High hopes in the low countries. In the space of two competitive games, the Netherlands have now picked off the last two winners of the World Cup with a net score of 5-0.
Next mission: to set up a possible confrontation with reigning European champions Portugal in the inaugural Uefa Nations League Final Four tournament in June.
Who would have thought it? Not their manager, apparently.
Ronald Koeman, who 12 months ago had just been dismissed by Everton, acknowledged that ahead of Monday's final fixture of Section A1 in Uefa's new, compelling tournament against Germany in Gelsenkirchen, he remains taken aback by his Dutch renaissance.
“We have a chance to finish top in a very tough pool,” he noted. “Nobody expected that. I didn’t.”
In Rotterdam on Friday, Koeman's slick Dutchmen beat France, the world champions by 2-0 going on 6-0. But for the excellence of Hugo Lloris in the away goal, the victory secured by Georginio Wijnaldum's strike and the dashing Memphis Depay's late penalty would have come via a more emphatic scoreline.
Add it to the 3-0 October win against the 2014 World Cup-winners Germany, and it paints a bright picture of how far the men in orange have come from the blushing duds of the last four years.
A reminder of what the Netherlands were up to while Germany and France were celebrating their World Cups and while Portugal - a nation who draw on a far smaller pool of potential talent than Holland - were winning Euro 2016.
The Dutch were looking on from afar. They contrived to not qualify at all for the last Euros, a competition which, enlarged, had invited 24 countries to its finals and, come Russia last summer, no sign of them there, either.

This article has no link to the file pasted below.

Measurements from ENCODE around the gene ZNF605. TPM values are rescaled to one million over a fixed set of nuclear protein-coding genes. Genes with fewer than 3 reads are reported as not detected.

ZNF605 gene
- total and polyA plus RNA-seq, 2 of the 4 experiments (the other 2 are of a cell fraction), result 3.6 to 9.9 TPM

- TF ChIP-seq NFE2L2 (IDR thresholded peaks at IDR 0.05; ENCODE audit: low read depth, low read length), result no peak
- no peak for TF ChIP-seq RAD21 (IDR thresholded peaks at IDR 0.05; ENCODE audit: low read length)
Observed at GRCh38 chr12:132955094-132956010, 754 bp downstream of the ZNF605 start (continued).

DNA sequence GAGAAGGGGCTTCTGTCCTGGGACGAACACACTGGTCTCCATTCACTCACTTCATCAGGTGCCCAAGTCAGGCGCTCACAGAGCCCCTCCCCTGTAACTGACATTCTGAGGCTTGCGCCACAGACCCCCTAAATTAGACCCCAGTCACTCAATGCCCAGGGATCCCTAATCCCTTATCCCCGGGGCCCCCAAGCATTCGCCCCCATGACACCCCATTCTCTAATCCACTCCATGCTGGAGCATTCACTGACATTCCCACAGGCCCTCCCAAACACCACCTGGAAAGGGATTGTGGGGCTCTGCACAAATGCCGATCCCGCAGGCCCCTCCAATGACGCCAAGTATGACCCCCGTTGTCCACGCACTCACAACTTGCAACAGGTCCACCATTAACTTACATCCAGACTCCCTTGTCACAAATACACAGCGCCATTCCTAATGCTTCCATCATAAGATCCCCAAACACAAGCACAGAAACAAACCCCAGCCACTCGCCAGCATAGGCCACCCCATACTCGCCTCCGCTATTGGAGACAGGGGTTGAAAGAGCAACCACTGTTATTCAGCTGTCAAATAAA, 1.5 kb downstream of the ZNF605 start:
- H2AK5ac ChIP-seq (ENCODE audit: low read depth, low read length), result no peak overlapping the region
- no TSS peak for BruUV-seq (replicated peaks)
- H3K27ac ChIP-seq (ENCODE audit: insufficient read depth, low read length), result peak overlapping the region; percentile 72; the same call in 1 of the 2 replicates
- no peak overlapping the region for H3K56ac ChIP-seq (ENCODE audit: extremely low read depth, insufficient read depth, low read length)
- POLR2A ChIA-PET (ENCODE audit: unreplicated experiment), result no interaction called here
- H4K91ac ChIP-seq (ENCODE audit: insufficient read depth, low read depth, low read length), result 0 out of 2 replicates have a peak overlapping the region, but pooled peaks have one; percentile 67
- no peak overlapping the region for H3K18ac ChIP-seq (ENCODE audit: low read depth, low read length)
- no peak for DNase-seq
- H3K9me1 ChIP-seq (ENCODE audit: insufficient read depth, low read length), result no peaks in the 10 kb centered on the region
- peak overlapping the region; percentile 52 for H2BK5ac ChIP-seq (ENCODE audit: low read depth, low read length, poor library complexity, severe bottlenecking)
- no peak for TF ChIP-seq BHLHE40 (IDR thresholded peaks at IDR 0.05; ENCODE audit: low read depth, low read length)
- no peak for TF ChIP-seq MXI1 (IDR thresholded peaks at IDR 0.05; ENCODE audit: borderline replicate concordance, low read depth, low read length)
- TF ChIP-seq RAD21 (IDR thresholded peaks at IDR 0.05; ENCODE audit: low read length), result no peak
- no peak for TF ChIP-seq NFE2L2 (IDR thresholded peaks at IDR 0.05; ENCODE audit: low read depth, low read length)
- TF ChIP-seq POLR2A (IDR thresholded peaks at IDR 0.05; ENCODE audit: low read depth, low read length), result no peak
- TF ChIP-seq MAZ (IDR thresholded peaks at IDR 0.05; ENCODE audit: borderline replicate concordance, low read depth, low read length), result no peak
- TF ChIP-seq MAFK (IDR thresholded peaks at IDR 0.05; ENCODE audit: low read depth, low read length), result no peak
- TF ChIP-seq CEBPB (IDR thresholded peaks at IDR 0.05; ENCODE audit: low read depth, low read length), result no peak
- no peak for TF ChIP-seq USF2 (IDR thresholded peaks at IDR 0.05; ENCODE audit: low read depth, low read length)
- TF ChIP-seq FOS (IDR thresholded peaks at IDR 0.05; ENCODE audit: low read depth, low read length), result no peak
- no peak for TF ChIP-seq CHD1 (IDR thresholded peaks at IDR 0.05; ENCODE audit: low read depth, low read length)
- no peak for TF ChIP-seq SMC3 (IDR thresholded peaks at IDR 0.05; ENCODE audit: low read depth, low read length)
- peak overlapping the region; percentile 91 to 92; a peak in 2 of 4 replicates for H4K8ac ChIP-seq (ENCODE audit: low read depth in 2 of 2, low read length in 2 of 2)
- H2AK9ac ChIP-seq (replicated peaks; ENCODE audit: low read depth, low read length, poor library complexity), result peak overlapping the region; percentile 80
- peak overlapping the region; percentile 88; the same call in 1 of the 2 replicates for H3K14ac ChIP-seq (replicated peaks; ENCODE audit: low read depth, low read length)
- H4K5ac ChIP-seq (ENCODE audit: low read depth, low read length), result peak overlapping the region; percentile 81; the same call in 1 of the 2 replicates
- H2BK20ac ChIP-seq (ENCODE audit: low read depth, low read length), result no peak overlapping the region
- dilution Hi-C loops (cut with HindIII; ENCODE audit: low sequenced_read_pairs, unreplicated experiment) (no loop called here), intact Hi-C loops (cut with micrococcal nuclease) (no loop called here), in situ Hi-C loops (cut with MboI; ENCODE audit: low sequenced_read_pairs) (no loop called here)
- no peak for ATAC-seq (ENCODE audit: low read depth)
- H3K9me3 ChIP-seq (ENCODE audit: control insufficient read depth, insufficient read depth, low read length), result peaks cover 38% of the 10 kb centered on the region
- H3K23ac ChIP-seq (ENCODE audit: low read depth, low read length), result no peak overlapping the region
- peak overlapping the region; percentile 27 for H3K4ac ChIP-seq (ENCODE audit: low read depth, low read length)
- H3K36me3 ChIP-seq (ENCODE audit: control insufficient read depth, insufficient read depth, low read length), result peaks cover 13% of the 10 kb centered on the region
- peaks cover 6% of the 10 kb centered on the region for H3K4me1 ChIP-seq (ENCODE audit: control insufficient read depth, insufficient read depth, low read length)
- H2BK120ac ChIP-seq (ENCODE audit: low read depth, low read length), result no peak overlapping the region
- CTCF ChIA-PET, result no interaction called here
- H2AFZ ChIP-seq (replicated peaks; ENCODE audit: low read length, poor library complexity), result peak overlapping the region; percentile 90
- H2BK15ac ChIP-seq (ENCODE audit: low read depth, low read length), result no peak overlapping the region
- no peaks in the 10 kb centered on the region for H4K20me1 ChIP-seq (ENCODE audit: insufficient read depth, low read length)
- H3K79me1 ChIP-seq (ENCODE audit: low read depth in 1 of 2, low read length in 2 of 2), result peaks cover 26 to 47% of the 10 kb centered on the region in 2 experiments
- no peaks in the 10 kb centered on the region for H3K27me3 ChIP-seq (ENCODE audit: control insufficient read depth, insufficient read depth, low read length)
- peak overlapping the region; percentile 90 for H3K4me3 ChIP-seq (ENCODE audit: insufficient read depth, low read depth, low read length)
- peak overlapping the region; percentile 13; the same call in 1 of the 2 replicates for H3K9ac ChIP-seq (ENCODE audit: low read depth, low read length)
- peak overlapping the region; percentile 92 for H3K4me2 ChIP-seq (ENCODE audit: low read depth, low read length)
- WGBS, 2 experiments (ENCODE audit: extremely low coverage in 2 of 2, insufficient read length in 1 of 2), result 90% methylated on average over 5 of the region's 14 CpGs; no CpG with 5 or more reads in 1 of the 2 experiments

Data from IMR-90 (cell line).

They had also run out of senior men to turn to as manager. Louis van Gaal, who oversaw a creditable third place at the Brazil World Cup, had finished his second spell in charge. Guus Hiddink came in for a second go. Dick Advocaat for a third and, in between, Danny Blind took charge across two failed qualifying tournaments.
Koeman was a gift, although a sceptic. He knew he would have to rummage through a pile of Dutch debris to locate the tools he wanted to work with.
Depay is one obvious beneficiary of the restored self-belief, a footballer whose speed and daring, properly channelled, can alarm any defence, and terrified Germany last month. Call-ups to the likes of Denzel Dumfries, a bold right-back, and Steven Bergwijn, a winger, have endorsed Koeman’s sound judgement.
The teenaged defender Matthijs de Ligt, a firm shackle on France’s Kylian Mbappe in Rotterdam, enhances his high reputation with each international. Wijnaldum and Virgil van Dijk are carrying the authority of their Liverpool performances smoothly into a Dutch team designed to be both reactive - they speared Germany on the counter-attack - and proactive: they took the game to France on Friday.
Take that momentum over the border on Monday, and the Netherlands can achieve several satisfying landmarks in the Koeman revival. Germany, with one point, are already relegated to League B for the next edition of the Nations League.
If the Dutch draw with their old rivals, then Koeman will be preparing his squad for June’s Nations League finale.
Beating Germany should also push the Germans out of the top seedings for Euro 2020 qualifying, doubly satisfying for a Netherlands side who know how much it hurts to lose prestige.